That's right. If you believe that the threat of terrorism has to be driven down to something close to zero, it's not going to be enough to knock off the occasional terrorist leader. You get Osama bin Laden but the underlying conditions that gave rise to Osama bin Laden will give rise to another one that's just as virulent. If you really want the threat of terrorism near zero, you have to solve the underlying problem that gave rise to al Qaeda in the first place, and it's often believed that the underlying problem here is a liberty deficit in the Middle East, that a collection of autocratic, illegitimate, unpopular governments, in the process of oppressing their societies to keep themselves in power, give rise to a series of frustrations that Osama bin Laden learned to weaponize and redirect against the United States. If that's your diagnosis of the underlying problem, the only solution to it is fix the liberty deficit, which requires that you politically re-engineer a region that's full of illegitimate, oppressive autocracies. That's a very demanding program.

The assumption here is that it is a war on terrorism and the adversary is the terrorists generally, and not just in one place but all over the world to the extent that they form a coalition, which may or may not be true. This is the priority under that theory. But you talk about an alternative set of problems, putting aside terrorism as of lesser importance, and emphasizing dealing with the other great powers in the world. Talk a little about that other possible grand strategy.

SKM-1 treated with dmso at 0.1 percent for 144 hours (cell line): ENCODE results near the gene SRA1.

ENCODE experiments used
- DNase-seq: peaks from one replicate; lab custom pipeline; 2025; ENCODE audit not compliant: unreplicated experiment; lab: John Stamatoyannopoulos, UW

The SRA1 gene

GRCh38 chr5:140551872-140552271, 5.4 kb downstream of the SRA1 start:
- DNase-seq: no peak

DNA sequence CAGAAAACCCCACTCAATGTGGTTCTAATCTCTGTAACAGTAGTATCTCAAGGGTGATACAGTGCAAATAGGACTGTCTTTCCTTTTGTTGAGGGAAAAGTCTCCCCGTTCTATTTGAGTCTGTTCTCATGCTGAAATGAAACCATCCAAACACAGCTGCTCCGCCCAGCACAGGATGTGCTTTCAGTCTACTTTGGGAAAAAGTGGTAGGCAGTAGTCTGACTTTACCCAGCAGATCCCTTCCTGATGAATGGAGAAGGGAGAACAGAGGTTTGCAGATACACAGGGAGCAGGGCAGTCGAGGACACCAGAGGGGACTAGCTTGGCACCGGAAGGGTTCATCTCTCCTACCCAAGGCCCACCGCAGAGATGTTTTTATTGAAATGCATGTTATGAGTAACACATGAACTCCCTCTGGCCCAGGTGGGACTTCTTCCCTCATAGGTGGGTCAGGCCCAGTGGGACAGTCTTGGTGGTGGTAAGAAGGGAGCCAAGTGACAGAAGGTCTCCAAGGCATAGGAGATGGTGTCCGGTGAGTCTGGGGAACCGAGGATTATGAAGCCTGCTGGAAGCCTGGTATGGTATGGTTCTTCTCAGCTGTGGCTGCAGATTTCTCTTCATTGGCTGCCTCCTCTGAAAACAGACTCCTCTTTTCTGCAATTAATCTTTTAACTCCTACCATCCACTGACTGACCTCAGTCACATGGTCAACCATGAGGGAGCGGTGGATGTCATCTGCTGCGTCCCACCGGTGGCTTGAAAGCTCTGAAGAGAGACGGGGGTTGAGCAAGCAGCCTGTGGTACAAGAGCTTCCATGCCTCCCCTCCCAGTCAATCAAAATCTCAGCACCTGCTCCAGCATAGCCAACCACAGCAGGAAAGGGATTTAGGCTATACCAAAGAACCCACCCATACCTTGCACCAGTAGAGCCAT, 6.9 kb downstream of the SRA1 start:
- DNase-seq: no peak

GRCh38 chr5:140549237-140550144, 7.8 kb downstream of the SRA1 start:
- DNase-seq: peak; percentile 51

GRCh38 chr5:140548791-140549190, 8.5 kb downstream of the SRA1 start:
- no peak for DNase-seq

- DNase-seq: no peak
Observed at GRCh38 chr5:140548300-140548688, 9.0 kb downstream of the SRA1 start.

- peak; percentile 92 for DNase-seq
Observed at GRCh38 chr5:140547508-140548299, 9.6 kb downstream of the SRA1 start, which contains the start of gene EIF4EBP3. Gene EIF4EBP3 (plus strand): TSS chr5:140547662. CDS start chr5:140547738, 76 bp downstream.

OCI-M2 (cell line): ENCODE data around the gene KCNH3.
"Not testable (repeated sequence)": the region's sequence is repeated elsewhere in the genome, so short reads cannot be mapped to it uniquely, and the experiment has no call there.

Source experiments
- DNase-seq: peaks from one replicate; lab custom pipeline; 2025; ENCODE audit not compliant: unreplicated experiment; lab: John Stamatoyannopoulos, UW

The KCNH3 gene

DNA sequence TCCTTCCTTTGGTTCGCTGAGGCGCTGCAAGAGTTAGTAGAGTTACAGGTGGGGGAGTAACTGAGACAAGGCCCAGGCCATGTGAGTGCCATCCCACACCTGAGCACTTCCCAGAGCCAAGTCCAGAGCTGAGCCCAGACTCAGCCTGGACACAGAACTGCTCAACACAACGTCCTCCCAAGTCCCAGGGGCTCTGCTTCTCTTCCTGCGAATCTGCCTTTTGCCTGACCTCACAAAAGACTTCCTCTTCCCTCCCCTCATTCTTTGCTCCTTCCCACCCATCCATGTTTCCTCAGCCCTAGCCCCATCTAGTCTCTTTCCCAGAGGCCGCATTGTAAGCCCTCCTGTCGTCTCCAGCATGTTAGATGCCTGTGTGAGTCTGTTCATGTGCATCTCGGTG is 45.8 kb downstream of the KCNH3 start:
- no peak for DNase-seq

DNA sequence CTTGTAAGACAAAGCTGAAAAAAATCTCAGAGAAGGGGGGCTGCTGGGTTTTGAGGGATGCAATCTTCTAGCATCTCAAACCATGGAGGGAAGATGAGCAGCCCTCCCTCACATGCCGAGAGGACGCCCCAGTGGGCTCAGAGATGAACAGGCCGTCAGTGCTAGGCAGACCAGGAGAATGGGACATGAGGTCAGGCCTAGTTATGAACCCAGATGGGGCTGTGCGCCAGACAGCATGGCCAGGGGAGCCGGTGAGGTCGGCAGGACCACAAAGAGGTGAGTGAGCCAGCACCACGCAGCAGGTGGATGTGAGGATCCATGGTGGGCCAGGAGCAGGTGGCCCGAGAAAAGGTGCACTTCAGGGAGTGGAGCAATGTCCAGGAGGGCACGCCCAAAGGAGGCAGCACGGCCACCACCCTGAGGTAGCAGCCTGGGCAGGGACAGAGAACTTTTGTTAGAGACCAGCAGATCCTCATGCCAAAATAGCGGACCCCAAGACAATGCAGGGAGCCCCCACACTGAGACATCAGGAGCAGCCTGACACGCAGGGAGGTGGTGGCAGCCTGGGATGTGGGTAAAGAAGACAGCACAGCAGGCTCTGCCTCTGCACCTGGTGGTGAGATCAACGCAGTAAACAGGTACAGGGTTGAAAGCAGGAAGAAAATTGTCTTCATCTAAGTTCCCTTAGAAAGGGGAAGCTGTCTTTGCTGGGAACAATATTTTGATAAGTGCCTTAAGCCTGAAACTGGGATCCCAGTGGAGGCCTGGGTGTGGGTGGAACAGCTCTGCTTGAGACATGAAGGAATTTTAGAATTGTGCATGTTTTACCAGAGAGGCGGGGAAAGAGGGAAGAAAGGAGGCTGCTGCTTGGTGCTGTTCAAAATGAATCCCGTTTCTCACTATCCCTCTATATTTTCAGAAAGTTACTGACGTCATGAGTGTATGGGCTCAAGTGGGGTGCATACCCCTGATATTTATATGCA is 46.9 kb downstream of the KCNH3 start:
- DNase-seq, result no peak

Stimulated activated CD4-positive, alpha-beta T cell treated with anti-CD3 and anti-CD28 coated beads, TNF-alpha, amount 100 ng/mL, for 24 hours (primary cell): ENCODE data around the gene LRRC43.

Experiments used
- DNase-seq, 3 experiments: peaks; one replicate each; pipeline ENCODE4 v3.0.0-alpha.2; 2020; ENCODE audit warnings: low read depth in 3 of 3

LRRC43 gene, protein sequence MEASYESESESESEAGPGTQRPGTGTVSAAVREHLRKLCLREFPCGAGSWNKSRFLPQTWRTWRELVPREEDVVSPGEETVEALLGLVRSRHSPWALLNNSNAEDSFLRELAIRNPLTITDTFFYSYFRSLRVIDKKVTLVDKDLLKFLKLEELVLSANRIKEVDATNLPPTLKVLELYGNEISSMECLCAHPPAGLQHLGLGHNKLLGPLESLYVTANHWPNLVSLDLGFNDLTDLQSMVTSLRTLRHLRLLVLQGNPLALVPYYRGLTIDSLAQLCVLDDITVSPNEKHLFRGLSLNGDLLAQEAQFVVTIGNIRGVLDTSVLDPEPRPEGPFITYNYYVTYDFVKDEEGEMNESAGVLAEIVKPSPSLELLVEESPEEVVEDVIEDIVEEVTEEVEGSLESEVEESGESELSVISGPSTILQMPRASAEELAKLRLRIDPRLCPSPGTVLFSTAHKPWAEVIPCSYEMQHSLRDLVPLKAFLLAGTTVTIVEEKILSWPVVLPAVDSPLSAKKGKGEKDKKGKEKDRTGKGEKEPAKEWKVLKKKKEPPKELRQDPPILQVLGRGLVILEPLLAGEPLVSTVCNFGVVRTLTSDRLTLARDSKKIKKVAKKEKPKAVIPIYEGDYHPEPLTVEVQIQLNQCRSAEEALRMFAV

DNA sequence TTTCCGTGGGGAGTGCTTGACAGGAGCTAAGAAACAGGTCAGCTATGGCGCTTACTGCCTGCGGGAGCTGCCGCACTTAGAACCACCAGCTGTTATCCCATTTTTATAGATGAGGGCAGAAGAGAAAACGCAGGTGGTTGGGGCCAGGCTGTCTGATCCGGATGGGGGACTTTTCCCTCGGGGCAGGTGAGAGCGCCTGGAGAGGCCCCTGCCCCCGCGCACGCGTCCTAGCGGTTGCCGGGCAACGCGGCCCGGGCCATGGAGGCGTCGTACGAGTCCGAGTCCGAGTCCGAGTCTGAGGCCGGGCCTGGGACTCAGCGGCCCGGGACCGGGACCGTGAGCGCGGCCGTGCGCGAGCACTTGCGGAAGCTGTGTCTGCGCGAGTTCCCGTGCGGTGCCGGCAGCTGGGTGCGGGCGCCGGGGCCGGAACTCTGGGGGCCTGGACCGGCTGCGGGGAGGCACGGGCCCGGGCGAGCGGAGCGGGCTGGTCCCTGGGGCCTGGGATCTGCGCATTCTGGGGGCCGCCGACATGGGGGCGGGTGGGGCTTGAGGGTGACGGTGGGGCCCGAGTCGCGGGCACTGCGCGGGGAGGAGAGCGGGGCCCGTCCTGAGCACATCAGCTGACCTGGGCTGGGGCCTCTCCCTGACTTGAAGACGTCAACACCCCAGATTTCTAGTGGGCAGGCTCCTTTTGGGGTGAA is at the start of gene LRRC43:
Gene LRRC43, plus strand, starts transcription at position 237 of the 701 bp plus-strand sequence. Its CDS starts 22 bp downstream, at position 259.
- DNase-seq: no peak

At the moment, we're in what political scientists describe as a unipolar world. There's one superpower, we overawe all other contestants, and that has a variety of advantages for the United States and some would argue for the world at large. But no condition of unipolarity is ever going to be permanent. Sooner or later -- the Romans fell, the British Empire fell -- sooner or later, there will be a contestant with the United States for this status, and an important responsibility of grand strategists and the American political elite is to delay, if we can, this condition of the rise of a rival power. Even if you think that the war on terror is our first priority, it remains at least an important responsibility to worry about the longer term future and what's going to happen if China, perhaps, or if India, or if some other rising power comes to challenge our current position in the world in ways that could create a risk of a much more serious military conflict at much higher levels of intensity with much higher levels of loss of life, and try and do what we can to postpone that day. It may be inevitable but it can be later rather than sooner.

This choice between a war on terrorism as the first priority and a strategy for dealing with the other great powers to map out or work toward a future in which our relative power remains very high -- these two goals of a grand strategy conflict with each other, you're suggesting?